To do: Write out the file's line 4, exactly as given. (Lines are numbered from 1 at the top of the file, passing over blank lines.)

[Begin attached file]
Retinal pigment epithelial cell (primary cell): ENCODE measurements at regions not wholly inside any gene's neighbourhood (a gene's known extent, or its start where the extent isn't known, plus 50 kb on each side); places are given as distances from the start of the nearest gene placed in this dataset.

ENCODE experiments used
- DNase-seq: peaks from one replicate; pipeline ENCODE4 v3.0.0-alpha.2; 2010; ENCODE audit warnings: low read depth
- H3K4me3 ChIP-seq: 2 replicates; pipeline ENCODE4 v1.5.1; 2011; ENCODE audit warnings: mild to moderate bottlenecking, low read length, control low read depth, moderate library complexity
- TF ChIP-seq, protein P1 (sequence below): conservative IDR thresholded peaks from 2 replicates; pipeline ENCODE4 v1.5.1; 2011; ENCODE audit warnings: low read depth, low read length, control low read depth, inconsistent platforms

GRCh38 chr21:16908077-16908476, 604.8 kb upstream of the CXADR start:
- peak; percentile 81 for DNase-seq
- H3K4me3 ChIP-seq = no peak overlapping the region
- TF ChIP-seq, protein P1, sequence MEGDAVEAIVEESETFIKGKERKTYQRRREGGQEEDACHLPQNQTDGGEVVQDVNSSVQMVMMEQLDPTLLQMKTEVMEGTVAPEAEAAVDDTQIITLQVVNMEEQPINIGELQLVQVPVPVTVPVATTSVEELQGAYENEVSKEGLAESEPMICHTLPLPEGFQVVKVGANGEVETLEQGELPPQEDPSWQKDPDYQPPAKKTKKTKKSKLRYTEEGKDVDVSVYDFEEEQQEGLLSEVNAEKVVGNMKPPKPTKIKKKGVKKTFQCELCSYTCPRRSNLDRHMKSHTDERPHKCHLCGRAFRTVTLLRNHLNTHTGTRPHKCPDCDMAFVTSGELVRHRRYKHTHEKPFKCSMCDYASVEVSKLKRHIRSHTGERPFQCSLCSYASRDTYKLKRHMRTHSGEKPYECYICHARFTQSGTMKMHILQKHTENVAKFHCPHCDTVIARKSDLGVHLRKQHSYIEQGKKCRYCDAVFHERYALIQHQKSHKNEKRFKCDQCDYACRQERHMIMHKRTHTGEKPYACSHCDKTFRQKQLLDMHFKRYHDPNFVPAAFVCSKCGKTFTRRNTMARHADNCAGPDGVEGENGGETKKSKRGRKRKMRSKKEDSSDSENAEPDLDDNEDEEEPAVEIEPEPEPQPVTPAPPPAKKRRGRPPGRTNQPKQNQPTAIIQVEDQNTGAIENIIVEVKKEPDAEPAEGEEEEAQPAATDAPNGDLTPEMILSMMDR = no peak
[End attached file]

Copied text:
- H3K4me3 ChIP-seq: 2 replicates; pipeline ENCODE4 v1.5.1; 2011; ENCODE audit warnings: mild to moderate bottlenecking, low read length, control low read depth, moderate library complexity